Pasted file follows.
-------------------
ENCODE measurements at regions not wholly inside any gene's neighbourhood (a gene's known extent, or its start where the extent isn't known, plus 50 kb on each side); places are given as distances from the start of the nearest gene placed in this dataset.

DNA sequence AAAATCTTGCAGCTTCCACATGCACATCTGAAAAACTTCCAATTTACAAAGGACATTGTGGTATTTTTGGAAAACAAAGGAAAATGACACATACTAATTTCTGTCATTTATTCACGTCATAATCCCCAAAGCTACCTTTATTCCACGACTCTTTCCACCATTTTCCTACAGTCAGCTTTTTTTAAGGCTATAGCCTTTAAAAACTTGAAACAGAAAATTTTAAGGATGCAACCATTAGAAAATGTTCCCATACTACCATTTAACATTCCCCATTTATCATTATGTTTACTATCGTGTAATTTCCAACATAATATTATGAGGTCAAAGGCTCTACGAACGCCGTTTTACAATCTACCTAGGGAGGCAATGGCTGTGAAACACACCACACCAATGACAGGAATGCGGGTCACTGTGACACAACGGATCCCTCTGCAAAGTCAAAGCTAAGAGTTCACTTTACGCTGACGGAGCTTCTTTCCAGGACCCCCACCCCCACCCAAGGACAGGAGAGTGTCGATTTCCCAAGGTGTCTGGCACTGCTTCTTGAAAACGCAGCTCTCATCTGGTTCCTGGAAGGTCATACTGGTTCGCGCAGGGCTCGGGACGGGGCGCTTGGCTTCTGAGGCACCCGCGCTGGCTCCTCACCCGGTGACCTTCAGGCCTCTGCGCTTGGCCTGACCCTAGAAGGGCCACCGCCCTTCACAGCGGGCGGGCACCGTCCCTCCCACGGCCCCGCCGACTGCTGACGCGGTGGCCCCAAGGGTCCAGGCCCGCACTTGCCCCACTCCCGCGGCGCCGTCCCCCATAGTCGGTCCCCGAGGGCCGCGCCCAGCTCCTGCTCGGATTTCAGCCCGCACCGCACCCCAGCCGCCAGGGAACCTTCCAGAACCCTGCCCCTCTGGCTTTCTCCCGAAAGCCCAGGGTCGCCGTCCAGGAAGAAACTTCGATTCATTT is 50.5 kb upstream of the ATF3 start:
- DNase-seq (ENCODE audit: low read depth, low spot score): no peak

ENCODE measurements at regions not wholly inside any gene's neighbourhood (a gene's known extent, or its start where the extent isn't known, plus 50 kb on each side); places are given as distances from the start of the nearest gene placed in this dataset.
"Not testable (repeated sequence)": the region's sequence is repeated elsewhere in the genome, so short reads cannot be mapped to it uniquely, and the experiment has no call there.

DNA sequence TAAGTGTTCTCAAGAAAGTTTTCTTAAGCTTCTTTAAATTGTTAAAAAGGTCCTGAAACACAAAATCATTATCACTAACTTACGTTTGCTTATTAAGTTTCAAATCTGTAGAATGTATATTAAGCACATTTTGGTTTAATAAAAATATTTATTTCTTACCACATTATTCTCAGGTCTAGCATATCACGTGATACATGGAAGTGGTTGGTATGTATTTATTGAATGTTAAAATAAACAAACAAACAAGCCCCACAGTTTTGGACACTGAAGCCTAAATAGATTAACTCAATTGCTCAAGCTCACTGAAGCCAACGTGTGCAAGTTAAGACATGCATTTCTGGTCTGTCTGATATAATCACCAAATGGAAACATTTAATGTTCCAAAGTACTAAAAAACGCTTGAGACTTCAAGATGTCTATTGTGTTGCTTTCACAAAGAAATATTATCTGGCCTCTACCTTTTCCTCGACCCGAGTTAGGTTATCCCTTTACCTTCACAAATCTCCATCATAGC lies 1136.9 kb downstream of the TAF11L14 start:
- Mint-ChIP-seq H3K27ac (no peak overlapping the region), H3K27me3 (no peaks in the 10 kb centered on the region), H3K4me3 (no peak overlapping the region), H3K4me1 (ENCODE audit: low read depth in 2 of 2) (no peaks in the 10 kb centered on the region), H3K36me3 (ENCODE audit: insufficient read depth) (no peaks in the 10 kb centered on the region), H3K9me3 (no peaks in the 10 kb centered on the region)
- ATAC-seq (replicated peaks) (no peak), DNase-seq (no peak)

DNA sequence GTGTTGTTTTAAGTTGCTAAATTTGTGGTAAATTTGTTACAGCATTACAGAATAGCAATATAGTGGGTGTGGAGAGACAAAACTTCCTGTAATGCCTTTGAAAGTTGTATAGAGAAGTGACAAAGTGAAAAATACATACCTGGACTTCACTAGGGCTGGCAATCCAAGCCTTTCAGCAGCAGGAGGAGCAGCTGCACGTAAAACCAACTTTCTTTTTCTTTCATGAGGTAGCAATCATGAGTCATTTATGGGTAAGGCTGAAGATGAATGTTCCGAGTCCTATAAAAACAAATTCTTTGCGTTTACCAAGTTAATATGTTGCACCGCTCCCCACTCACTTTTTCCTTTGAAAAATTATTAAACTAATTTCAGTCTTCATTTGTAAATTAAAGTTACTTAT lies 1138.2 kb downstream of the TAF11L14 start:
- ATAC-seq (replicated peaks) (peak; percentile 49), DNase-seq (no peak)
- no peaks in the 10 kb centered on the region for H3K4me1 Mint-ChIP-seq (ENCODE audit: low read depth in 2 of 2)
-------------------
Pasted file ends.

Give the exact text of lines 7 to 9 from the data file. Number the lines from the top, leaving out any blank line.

- Mint-ChIP-seq H3K27ac (no peak overlapping the region), H3K27me3 (no peaks in the 10 kb centered on the region), H3K4me3 (no peak overlapping the region), H3K4me1 (ENCODE audit: low read depth in 2 of 2) (no peaks in the 10 kb centered on the region), H3K36me3 (ENCODE audit: insufficient read depth) (no peaks in the 10 kb centered on the region), H3K9me3 (no peaks in the 10 kb centered on the region)
- ATAC-seq (replicated peaks) (no peak), DNase-seq (no peak)

DNA sequence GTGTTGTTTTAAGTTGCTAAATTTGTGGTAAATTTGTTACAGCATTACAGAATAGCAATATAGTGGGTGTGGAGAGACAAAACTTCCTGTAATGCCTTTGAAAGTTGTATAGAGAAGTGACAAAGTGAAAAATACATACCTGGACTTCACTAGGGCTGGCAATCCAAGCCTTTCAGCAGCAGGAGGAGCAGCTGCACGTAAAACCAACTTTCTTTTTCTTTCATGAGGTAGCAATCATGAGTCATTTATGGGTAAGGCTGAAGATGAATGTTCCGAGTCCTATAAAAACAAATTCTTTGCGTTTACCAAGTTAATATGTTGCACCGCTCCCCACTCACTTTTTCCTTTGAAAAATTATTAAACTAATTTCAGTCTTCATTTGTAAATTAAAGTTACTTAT lies 1138.2 kb downstream of the TAF11L14 start: